Turn dough onto lightly floured surface. Knead for 5 minutes or until smooth and elastic. Use a rolling pin to roll to a 30x40cm rectangle. Brush with one-third of melted butter. Combine sugar and all spices in a bowl. Sprinkle one-third of sugar mixture over dough. Fold a short side of dough over two-thirds of filling. Fold remaining third over top to enclose filling. Roll dough out to a 30x40cm rectangle. Repeat twice. Sprinkle with canary.
Drizzle with half of the honey. Roll up dough from a long side to enclose filling. Cut the log crossways into 8 portions. Arrange, cut side up, in pan. Cover with plastic  wrap and set aside for 15 minutes to rise.
Drizzle over remaining honey. Bake for 5 minutes. Reduce heat to 160 C, bake for 30 minutes or until cooked. Rest 30 minutes. Turn onto a rack. 
Enjoy the exotic aroma and taste, you wouldn't notice how many bun you eat, trust me..





Friday, May 15, 2015

Bite Sized Sweet Indonesian Thick Pancake



Nothing can beat the popularity of Terang Bulan as street food in Indonesia. Terang Bulan or Martabak Manis is Sweet Indonesian Thick Pancake filled with condensed milk, chocolate rice, cheese, crushed nut and don't forget a huge amount of butter.

Nowadays Martabak Manis vendor are getting creative, we could easily find the fusion Martabak Manis as it filled with matcha, taro until branded chocolate chunks. I know, it is a high fat food, but trust me, once you've tried, you could never stop. That good, I swear.

Anyway, in order to make this sweet tooth less guilty for me, I make the bite sized version without any kind of filling I mention above. Rather, I topped those mini sweet tooth with dulce de leche. Well I know it not zero calories, it is made from condensed milk for sure. But hey, mine is only using dulce de leche, not a triple filling!

Got this recipe from my besties @anitajoyo, you really have to try this.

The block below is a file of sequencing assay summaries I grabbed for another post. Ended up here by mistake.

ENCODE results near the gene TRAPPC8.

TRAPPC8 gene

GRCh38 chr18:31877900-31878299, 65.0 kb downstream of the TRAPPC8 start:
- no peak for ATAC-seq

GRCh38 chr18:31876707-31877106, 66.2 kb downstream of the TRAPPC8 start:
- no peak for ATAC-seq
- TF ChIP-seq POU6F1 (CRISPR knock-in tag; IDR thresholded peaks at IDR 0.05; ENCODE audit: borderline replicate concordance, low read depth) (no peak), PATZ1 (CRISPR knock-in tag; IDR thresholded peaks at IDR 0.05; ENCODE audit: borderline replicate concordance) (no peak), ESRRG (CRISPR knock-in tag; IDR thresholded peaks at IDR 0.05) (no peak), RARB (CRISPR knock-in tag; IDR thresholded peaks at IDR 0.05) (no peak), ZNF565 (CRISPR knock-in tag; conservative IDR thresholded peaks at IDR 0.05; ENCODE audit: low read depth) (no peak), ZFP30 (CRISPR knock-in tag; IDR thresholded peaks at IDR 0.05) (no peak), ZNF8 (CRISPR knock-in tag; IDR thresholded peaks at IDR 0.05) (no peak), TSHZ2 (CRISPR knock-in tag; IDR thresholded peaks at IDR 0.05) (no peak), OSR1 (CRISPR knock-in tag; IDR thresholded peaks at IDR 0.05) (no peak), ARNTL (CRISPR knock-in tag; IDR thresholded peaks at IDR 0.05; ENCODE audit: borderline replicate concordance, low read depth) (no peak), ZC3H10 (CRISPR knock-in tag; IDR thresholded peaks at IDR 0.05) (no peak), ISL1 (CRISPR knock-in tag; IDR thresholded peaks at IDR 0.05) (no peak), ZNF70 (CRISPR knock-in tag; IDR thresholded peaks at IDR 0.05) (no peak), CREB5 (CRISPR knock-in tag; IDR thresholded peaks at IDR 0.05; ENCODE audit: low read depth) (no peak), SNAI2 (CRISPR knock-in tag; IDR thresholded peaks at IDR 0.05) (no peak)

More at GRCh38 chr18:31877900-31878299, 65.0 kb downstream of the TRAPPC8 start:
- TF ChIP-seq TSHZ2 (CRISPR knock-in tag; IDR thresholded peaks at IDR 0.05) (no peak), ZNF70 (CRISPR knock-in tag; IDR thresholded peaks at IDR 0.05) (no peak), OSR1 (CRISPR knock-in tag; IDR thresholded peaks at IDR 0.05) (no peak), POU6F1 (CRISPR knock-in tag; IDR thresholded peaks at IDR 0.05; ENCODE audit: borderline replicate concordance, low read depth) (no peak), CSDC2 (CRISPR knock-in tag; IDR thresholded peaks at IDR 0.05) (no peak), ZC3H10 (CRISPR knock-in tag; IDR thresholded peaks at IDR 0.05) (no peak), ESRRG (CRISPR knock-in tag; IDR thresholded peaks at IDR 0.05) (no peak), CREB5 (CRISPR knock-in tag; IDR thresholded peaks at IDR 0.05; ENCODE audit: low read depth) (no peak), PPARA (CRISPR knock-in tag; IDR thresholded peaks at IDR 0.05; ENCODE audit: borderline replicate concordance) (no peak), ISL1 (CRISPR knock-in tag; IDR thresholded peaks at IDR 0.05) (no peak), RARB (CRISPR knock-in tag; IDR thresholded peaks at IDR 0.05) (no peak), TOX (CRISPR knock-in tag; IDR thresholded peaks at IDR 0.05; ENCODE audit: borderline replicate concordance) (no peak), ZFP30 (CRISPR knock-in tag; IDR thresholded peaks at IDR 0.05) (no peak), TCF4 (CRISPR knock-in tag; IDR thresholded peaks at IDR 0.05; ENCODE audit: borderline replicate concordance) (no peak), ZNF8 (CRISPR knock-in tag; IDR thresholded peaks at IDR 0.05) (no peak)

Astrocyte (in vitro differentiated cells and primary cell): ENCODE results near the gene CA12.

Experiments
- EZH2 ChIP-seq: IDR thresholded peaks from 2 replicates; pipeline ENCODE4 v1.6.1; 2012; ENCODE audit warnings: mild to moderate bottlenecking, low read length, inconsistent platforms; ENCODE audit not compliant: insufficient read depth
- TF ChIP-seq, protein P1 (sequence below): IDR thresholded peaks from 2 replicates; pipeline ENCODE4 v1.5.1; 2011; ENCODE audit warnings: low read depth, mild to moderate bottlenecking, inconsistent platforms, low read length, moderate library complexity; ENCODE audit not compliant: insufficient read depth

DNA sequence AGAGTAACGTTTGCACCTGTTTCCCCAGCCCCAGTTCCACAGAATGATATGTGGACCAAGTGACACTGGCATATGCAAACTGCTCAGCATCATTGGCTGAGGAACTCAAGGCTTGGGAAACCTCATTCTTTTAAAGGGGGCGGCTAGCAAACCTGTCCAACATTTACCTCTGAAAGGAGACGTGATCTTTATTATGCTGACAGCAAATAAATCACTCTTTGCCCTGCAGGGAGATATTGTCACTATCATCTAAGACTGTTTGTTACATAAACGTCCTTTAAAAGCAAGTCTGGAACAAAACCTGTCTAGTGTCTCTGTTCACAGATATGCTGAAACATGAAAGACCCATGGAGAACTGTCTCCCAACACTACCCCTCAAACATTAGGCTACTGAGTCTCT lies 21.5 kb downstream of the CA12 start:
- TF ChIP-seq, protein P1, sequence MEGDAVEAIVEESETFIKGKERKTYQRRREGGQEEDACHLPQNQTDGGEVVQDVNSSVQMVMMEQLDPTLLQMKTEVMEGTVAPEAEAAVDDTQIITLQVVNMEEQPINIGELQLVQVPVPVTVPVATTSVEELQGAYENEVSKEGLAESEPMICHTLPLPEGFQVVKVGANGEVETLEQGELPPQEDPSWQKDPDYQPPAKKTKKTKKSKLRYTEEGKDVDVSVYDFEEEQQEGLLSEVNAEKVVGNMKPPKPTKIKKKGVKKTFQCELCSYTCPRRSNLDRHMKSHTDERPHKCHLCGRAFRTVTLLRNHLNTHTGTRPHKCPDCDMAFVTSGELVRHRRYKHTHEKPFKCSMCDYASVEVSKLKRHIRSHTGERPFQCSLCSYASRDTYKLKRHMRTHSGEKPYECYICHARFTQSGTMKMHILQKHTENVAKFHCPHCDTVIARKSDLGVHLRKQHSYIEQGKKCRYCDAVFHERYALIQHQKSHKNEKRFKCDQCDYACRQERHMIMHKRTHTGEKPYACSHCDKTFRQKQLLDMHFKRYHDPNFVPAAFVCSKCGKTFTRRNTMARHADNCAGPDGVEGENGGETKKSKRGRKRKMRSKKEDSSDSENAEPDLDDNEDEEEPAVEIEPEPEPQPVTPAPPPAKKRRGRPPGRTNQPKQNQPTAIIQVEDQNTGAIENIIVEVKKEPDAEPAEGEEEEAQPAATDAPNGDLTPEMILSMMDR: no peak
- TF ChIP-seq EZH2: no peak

Ingredients:
2 eggs
50 gr castor sugar
300 gr plain flour
200 cc water
1 tbsp instant yeast stir with 3 tbsp water until frothy
1 tsp vanilla extract
1 tsp baking soda

Topping:
Dulce de Leche

Directions:
Beat eggs and sugar until pale. Add the rest ingredients except baking soda, stir until well incorporated.
Rest for about 30 minutes.
Pre heat the skillet with low heat. Add baking soda to the batter, stir.
Pour the batter, cook until you can see the bubbles start to form, spread with butter and remove from the pan.
Best serve warm with chocolate rice, cheese, or in my version, with dulce de leche.




Wednesday, May 6, 2015

Takoyaki and #365clickprojects

Takoyaki

It is because of her. It must be her whom always give me irrational unbelievable tasks. After 2 months discussion about takir and klepon tart which make us blank and stressed, now she came with the idea about how if I practice, shoot, capture anything (mostly related to food photography) every single day? And the worst part about the challenge is, I accepted it. I even blatantly, foolishly declare to capture anything in 365 days. What a fool me. But hey it’s all because of her. Let’s blame her. Her fault. Not mine.

Anyway, to start this ambitious projects (I mean, I just realize that 365 days is a full year. Why didn’t I answered those challenge for only 30 days???), I begin with takoyaki. Why takoyaki? Because my poffertjes pan is just arrived and I cant wait to use it!

Using recipe from my beloved Sutil Queen @anitajoyo, I finally can make my own takoyaki with lot lot of katshuobushi!!! (always hate when tako seller only give a pinch of katshuobushi)


Ingredients:
100 gr cake flour (low protein flour)
1 egg
1 tsp soy sauce
350 cold stock (cold water)
Pinch of salt

Filling:
Cabbage
green onion
Tako (octopus) (I used shrimp)
Tenkasu (rice crispy)

Sprinkle:
Katshuobushi (dried bonito flakes)

Directions:
1.      In a large bowl mix well stock, egg, soy sauce, salt and flour with a whisk.
2.      Heat a takoyaki pan, use enough oil to coat the pan using paper towel. Pour the batter to each hole.
3.   Put octopus pieces in each hole, sprinkle with chopped green onions.
4.    Cook at medium heat for 1-2 minutes when the edges are cooked but the center are half cooked, slowly  turn over using chopstick so the half cooked batter spill in the hole, pour a little batter, turn until you get a ball shape. Cook another 3-4 minutes, turning constantly.
5.    Place takoyaki on a plate, pour tako sauce, mayo and tomato sauce then sprinkle with Katsuobushi (dried bonito flakes)


By this takoyaki, I beg you to pray for me to be able capturing every single day to the next 360 days... aaaaghhhh